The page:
In The Scarlet Letter, Hawthorne broke the flow of the reading throughout the entirety of the book to address a topic, which is called apostrophe. One example in evident on page 18 which states, “Many characteristics—and those, too, which contribute not the least forcibly to impart resemblance in a sketch—must have vanished, or been obscured, before I met the General” (Hawthorne 18). In this example, the narrator breaks the flow to address some small characteristics about the General. Another example of apostrophe on page 100: But here—if we supposed this interview betwixt Mistress Hibbins and Hester Prynne to be authentic, and not a parable—was already an illustration of the young minister's argument against sundering the relation of a fallen mother to the offspring of her frailty. Even thus early had the child saved her from Satan's snare. (Hawthorne 100).
In addition to Hawthorne's use of apostrophe, he also uses epithet. Epithet is adding descriptive adjectives to nouns to create a clearer image in the reader's head. In The Scarlet Letter, Hawthorne extensively used very long run-on sentences filled with description and symbolism. One of many examples of it is on page two, and it uses many devices including epithet, a plethora of apostrophe, and a surplus of parenthesis: In my native town of Salem, at the head of what, half a century ago, in the days of old King Derby, was a bustling wharf,—but which is now burdened with decayed wooden warehouses, and exhibits few or no symptoms of commercial life; except, perhaps, a bark or brig, half-way down its melancholy length, discharging hides; or, nearer at hand, a Nova Scotia schooner, pitching out her cargo of firewood,—at the head, I say, of this dilapidated wharf, which the tide often overflows, and along which, at the base and in the rear of the row of buildings, the track of many languid years is seen in a border of unthrifty grass,—here, with a view from its front windows down this not very enlivening prospect, and thence across the harbour, stands a spacious edifice of brick. (Hawthorne 2)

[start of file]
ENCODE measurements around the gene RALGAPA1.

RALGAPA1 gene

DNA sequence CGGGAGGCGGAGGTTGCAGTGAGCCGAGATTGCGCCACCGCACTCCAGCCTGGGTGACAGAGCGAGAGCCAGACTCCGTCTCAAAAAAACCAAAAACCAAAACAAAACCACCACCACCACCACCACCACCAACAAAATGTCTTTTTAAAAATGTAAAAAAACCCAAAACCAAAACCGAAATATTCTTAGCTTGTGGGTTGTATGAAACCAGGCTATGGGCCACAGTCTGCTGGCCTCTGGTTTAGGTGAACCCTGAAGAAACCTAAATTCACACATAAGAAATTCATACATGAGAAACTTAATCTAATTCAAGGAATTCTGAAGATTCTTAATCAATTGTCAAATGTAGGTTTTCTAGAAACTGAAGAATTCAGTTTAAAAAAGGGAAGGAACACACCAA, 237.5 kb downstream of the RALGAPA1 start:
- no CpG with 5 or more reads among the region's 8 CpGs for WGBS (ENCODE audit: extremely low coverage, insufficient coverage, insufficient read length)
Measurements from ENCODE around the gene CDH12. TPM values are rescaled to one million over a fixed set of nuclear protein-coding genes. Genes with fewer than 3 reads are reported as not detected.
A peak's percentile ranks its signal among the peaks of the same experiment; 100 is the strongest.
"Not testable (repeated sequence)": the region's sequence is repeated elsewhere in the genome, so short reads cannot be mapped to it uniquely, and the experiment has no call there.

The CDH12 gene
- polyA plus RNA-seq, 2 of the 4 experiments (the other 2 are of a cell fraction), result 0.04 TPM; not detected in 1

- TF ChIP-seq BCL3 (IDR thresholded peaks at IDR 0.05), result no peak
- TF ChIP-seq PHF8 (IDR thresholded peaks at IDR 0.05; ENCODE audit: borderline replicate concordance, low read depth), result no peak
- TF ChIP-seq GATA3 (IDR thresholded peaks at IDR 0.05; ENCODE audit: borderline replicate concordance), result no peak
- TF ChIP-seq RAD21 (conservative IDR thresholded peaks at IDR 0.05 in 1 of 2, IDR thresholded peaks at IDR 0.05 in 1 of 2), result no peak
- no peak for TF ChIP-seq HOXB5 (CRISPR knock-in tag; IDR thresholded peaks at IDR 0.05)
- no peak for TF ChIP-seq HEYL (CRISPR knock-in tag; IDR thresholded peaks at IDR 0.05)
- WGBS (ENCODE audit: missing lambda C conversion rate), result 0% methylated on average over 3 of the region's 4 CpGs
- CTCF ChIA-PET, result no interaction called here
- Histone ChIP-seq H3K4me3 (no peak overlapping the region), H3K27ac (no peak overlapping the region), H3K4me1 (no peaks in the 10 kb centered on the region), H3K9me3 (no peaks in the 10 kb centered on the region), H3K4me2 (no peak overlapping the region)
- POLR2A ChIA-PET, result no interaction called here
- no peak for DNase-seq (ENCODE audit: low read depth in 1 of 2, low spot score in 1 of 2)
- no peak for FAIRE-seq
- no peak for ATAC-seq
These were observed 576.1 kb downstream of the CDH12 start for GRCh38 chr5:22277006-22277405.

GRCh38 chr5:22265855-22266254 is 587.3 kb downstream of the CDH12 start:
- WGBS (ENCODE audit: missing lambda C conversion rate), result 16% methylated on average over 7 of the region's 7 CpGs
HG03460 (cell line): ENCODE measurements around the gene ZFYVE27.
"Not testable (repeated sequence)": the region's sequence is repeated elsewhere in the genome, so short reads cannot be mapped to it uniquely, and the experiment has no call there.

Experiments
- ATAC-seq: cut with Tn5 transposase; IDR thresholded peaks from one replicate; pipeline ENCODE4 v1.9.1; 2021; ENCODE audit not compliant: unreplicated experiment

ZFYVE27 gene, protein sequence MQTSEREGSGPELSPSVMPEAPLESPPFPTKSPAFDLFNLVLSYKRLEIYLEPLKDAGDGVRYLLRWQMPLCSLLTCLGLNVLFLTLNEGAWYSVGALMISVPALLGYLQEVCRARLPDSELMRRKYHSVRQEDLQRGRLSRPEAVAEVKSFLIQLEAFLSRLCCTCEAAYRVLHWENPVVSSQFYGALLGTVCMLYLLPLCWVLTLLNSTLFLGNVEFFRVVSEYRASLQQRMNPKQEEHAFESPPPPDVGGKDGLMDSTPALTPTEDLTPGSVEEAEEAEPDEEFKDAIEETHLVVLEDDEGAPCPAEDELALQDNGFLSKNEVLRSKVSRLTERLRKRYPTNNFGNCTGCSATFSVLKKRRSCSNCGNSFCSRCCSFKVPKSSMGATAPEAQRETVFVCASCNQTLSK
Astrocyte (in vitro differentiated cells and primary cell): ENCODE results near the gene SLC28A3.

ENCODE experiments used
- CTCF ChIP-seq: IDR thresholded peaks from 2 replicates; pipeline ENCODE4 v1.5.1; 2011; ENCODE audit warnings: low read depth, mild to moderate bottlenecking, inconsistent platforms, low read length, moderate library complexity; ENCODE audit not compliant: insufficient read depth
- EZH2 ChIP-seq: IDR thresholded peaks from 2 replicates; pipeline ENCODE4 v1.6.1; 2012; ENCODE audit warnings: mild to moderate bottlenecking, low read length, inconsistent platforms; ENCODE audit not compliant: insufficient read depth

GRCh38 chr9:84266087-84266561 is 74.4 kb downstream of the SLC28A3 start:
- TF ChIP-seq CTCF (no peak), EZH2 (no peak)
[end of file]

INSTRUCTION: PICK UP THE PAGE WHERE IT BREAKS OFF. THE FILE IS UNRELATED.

In this example, it seems as if the speaker loses his topic and starts further analyzing characteristics of the objects he had already analyzed. The speaker gets back on topic, and it is revealed that all that describing led to him pointing out a brick building across the harbor.
Lord of the Flies, written by William Golding, is an allegorical novel that is full of symbolism and epithet along with a few examples of irony. There are many examples of symbolism in the novel. Fire is used as a symbol of hope in the beginning of the novel, as the boys attempted to use it as a light so they could get rescued. However, after the fire was finally lit and it exceeded the boys control, it transformed into a symbol of hopelessness. The incident where the fire spun out of control and killed a boy is also ironic, as the boys originally viewed it as their way off the island. Instead of giving them life, it took away a life. Another example of symbolism is the conch. The conch represents power and authority. Whoever holds the conch has the power and the right to speak. Everyone of the boys respects it. To further reinforce its symbolism of power and authority, once it was broken, leadership was once again for the taking. In order to convey the scenes and images to the readers, Golding inserted adjectives throughout the novel. These uses of epithet helped create imagery. A simple example of this is on page 35, which states “He was a shrimp of a boy, about six years old, and one side of his face was blotted out by a mulberry-colored birthmark.” Instead of saying he was a young boy, Golding detailed his appearance to allow the reader to create an image.
William Golding and Nathaniel Hawthorne used a variety of rhetorical devices to help the reader understand their respective novels. Although the styles of writing were different, they both used some of the same devices, or devices that are closely linked. Hawthorne used commas and breaks in the writing extensively, while Golding used dialogue. Both authors used symbolism and epithet. This goes to show how two contrasting writing styles can still create images and use devices to help the reader understand.